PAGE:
Korean casino cheats’ failed blackmail attempt exposed unrelated casino cheats

south-korea-casino-closesThe National Addictions Management Service (NAMS) at Singapore’s Institute of Mental Health has launched an online interactive self-help workbook to help gamblers deal with potential issues pertaining to gambling addiction. NAMS psychologist Lawrence Tan, who helped develop the workbook, told Today Online that the aim was to marry the accessibility and flexibility of the internet with “the non-threatening concept of a self-guided intervention.”

Both of Singapore’s resort casinos have self-exclusion lists on which gamblers – or, in extreme cases, their family members – can ask to have their names inscribed. The National Council on Problem Gambling claims over 42k gamblers have opted for self-exclusion, while 900 more were under family exclusion orders and over 28k were under third-party exclusion orders for gambling while receiving public assistance funds or undergoing bankruptcy proceedings.

But you don’t need to have a gambling problem to get oneself barred from entering a gambling joint, unless your problem is just that you don’t enjoy losing. Kangwon Land, the one Korean casino open to locals, is closed on Monday — the first such event in the casino’s 12-year history – to allow further investigation of a baccarat cheating scandal. A week ago, police raided the facility following reports that two employees had conspired with a third party to install a hidden micro-camera in a card box at one of the joint’s baccarat tables. Now it’s been revealed that the authorities only discovered the cheaters after two other gamblers attempted to blackmail casino management with their own unrelated claims of casino chicanery.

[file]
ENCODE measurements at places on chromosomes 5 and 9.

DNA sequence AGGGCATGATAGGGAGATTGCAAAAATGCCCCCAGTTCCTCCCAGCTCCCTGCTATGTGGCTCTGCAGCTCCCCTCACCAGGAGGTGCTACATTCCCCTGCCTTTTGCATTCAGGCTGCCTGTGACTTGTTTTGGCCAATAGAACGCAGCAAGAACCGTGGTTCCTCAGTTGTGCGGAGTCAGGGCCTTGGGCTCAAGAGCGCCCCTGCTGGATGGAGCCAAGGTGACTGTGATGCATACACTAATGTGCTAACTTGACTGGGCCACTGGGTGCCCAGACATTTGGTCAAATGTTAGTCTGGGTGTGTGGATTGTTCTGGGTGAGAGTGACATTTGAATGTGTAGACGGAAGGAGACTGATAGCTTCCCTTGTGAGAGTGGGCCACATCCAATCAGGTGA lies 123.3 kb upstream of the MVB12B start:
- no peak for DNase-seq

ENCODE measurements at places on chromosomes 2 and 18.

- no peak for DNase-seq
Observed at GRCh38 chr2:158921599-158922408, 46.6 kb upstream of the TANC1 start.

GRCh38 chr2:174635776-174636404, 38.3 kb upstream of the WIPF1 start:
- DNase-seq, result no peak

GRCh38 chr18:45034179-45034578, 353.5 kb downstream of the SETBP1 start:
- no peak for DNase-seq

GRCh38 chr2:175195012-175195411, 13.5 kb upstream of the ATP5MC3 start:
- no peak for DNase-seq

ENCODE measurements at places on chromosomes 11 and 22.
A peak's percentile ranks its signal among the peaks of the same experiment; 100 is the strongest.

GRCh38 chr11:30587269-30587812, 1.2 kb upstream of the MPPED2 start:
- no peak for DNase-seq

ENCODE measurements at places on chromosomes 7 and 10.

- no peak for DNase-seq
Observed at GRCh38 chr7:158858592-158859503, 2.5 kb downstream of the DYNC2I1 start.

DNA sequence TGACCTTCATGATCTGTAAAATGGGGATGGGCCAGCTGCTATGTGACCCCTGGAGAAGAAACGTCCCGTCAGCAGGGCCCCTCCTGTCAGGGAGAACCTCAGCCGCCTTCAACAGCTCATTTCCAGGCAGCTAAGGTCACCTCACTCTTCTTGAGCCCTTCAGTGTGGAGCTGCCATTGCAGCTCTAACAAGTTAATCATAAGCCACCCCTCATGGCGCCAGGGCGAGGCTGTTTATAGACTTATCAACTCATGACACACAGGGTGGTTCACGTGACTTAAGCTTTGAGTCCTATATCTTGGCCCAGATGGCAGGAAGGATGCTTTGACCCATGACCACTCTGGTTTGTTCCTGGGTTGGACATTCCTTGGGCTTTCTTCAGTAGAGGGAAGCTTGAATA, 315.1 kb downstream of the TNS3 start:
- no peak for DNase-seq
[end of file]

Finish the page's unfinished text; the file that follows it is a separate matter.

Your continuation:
As reported by Asia One, the two local gamblers claimed to have lost more than 5b won ($4.4m) at Kangwon Land’s tables, although police believe their actual losses to be significantly smaller. Regardless, pissed off by their piss poor gambling skillz, the two gamblers concocted a plot to get a refund. They convinced a casino employee to install a micro camera in one of the casino’s card boxes, after which the gamblers (claiming to be shocked – shocked!) presented the box to casino management as evidence that the gamblers’ losses had been the result of the casino trying to cheat them. The gamblers even secretly videotaped their meeting with management as a backup plan in case the managers declined to immediately write them a check.

But management turned the issue over to police, who quickly deduced something wasn’t right and eventually coaxed the truth out of the conspirators. Police believe as many as six other gamblers may have played a role in the plot. It was during a post-brouhaha inspection of the rest of the casino’s card boxes that the other scam’s micro-camera was found, leading to the arrest of the two casino employees. The third party is now believed to be a Vietnamese national, and police are seeking Interpol’s help in extraditing him to Korea to face the music.